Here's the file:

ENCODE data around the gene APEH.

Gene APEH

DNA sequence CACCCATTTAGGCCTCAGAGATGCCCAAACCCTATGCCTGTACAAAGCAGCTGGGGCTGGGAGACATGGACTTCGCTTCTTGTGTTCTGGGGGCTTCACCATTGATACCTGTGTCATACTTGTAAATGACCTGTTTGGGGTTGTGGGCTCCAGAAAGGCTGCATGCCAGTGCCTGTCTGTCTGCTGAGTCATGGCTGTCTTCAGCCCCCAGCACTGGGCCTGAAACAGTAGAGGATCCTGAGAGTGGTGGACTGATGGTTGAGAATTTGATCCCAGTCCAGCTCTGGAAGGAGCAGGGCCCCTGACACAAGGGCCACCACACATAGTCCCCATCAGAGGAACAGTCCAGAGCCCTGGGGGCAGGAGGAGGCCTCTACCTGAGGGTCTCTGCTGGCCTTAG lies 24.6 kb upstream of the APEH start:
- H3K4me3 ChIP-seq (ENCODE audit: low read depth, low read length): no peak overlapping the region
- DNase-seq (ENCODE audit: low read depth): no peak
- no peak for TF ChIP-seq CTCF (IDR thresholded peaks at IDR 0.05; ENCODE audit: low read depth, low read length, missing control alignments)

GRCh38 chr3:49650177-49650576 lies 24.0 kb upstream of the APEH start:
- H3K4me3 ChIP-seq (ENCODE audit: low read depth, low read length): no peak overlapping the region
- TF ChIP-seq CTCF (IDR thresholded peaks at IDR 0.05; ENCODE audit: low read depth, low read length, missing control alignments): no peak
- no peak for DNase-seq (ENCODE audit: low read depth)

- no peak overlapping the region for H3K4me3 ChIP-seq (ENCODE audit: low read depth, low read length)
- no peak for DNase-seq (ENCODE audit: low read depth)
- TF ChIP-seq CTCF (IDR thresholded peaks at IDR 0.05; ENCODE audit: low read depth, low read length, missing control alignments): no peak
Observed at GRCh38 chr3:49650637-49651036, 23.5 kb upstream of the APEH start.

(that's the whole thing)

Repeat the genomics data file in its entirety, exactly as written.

ENCODE data around the gene APEH.

Gene APEH

DNA sequence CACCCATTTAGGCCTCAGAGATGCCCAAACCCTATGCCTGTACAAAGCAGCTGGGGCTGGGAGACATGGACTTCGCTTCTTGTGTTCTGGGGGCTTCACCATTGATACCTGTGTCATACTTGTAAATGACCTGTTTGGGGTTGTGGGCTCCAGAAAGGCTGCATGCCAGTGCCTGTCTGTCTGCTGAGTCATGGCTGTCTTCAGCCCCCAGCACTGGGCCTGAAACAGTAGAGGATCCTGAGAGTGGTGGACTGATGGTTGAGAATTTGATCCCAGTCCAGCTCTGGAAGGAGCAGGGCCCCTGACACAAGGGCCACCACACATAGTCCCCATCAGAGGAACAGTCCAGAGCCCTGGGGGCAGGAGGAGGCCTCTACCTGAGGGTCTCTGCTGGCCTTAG lies 24.6 kb upstream of the APEH start:
- H3K4me3 ChIP-seq (ENCODE audit: low read depth, low read length): no peak overlapping the region
- DNase-seq (ENCODE audit: low read depth): no peak
- no peak for TF ChIP-seq CTCF (IDR thresholded peaks at IDR 0.05; ENCODE audit: low read depth, low read length, missing control alignments)

GRCh38 chr3:49650177-49650576 lies 24.0 kb upstream of the APEH start:
- H3K4me3 ChIP-seq (ENCODE audit: low read depth, low read length): no peak overlapping the region
- TF ChIP-seq CTCF (IDR thresholded peaks at IDR 0.05; ENCODE audit: low read depth, low read length, missing control alignments): no peak
- no peak for DNase-seq (ENCODE audit: low read depth)

- no peak overlapping the region for H3K4me3 ChIP-seq (ENCODE audit: low read depth, low read length)
- no peak for DNase-seq (ENCODE audit: low read depth)
- TF ChIP-seq CTCF (IDR thresholded peaks at IDR 0.05; ENCODE audit: low read depth, low read length, missing control alignments): no peak
Observed at GRCh38 chr3:49650637-49651036, 23.5 kb upstream of the APEH start.